By Fiehn, Barbara
Multimedia & Internet@Schools , Vol. 12, No. 3
SINCE I'm always interested in new and forthcoming technology to share with my university students, I was delighted to be asked to visit with school library automation vendors for this article. The four vendors I spoke with--Follett, Sagebrush, Companion Corp., and Dynix--have been gracious in making time for me and in providing information for the article. (Note that I'll be speaking with another group of automation vendors for their perspectives in Part 2 of this story.)
My introduction to school library automation came in the late 1980s. The school district I worked for was attempting to select an automation system. We looked at and tried out every system available, but we did not select a system until 1994. Systems have come a long way since the MS-DOS, green screen, text-only programs of the 1980s. Today's school library automation system is pleasing to the eye, easy to operate, and capable of data management not even thought of 20 years ago.
Representatives for the four vendors interviewed for this article agreed that the library automation market is mature. The legacy systems--the older automation programs--established the basic functions expected in an automation system. These functions have become standard in all of the new generation automation systems. So what does a mature market today mean for the school library media specialist?
According to the Digest of Educational Statistics, data collected for 1999-2000 indicates that nearly 73 percent of public school libraries have automated catalogs. A slightly higher percentage has automated circulation systems. This data supports the vendors' view that the automation market has moved from being primarily concerned with initial automation to a market of replacing obsolete systems.
Migration from stand-alone and early district systems to new centralized systems is a growing trend. Each of the interviewed companies has a centralized option for schools (see Figure 1 on page 30).
A summer 2005 upgrade to Follett's Destiny will include ease-of-use enhancements and expanded functionality for the browser-based Library Manager, Textbook Manager, and subscription services.
Sagebrush is nearing release of not only a centralized solution with Accent, but also a decentralized solution (where the individual libraries maintain control) with the option to have centralized infrastructure. This new release combines the best of the Sagebrush Spectrum and Sagebrush Athena systems. Recognizing that centralization is not for every district and site, Sagebrush is giving schools and districts more options. They are focusing on making the technology system easier to implement and maintain and on controlling hardware costs.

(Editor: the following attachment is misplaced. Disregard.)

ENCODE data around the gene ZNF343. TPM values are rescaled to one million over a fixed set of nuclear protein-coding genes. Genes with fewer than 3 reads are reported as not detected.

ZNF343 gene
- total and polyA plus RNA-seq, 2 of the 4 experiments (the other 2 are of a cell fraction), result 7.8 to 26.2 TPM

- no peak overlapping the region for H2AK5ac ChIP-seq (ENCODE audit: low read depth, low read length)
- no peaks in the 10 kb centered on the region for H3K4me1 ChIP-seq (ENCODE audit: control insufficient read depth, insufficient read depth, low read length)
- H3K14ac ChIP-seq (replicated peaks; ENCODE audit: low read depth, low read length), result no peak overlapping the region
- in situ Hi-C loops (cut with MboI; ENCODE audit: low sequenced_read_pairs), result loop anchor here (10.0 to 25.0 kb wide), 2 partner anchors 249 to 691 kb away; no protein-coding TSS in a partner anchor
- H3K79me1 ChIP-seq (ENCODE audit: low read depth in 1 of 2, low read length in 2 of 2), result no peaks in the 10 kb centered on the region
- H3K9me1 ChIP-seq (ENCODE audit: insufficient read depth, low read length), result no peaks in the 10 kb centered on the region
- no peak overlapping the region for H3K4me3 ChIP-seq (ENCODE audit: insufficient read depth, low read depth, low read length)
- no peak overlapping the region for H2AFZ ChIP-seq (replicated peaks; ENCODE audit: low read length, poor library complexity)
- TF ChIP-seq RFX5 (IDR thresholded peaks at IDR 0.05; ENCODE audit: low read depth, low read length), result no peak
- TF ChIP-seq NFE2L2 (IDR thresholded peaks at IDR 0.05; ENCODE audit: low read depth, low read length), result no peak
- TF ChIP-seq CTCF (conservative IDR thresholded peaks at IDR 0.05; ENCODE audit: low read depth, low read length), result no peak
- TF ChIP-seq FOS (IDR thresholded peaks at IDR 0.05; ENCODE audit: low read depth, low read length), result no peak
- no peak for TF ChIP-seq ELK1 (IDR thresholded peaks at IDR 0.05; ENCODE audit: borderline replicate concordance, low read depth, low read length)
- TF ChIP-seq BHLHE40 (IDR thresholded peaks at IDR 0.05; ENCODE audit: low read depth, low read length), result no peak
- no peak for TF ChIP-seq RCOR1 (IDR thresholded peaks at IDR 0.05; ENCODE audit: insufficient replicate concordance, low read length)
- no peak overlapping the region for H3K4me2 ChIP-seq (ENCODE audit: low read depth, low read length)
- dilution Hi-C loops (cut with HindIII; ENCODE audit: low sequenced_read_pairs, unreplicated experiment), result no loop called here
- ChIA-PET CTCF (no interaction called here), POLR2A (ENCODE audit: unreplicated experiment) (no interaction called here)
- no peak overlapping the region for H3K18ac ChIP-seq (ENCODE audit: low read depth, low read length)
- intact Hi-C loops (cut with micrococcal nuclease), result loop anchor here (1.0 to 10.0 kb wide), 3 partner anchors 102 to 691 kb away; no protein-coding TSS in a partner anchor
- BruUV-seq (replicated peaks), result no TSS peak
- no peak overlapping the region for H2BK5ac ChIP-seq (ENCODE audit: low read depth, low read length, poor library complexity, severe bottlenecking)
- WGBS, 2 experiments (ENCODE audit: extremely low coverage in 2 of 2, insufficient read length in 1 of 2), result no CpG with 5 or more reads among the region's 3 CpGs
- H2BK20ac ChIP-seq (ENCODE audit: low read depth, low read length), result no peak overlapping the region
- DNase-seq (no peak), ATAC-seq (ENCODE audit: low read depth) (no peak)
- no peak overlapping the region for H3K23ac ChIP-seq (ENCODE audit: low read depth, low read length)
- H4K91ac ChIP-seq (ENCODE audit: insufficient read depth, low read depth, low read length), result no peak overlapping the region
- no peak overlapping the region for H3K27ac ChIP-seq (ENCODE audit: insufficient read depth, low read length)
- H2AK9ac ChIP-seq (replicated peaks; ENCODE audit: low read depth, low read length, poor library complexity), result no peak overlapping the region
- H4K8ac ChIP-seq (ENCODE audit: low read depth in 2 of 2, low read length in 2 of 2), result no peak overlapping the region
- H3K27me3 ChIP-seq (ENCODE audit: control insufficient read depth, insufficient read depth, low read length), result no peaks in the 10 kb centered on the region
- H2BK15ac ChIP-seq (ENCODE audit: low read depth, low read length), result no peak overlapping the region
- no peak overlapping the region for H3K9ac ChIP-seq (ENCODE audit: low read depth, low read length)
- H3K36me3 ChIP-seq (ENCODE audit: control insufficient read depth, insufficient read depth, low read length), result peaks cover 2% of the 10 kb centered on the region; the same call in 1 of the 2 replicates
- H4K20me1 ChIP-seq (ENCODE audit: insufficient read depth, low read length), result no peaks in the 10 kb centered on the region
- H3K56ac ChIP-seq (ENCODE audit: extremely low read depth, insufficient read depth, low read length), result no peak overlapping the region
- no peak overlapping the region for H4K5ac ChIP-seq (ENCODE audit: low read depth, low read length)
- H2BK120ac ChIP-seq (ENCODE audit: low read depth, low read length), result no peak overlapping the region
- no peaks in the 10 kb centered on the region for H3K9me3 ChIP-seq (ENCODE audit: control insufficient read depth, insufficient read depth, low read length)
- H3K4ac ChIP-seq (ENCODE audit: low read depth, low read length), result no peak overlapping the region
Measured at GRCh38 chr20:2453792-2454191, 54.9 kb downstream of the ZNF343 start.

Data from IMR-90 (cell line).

Acknowledging that Web functionality often provides less speed than client functionality, Companion Corp. is working on enhancing Web functionality in the Alexandria program. It is also providing the options of Web, client, or both versions of the program. As Companion makes changes to Alexandria, it is considering ease of maintenance, required technical support, and hardware upgrades in an effort to manage customer costs.
Dynix is offering the Horizon Information Portal or HIP. This application gives librarians the ability to customize the OPAC screen for each segment of their users. It would be possible to have a custom screen for each grade level, subject area, or other grouping of patrons. HIP also provides media scheduling. Horizon and HIP are accessible from any workstation--Mac, PC, Linux workstation, etc.
Dynix has partnered with Epixtech to provide application service provider (ASP) service for the Horizon automation software. ASP houses the application server and software at Epixtech, where it is managed while the owning library accesses the software via Citrix application server software. This service provider plan provides predictable budgeting for operation of the automation program and a lower upfront capital investment, and it eliminates local technology support. …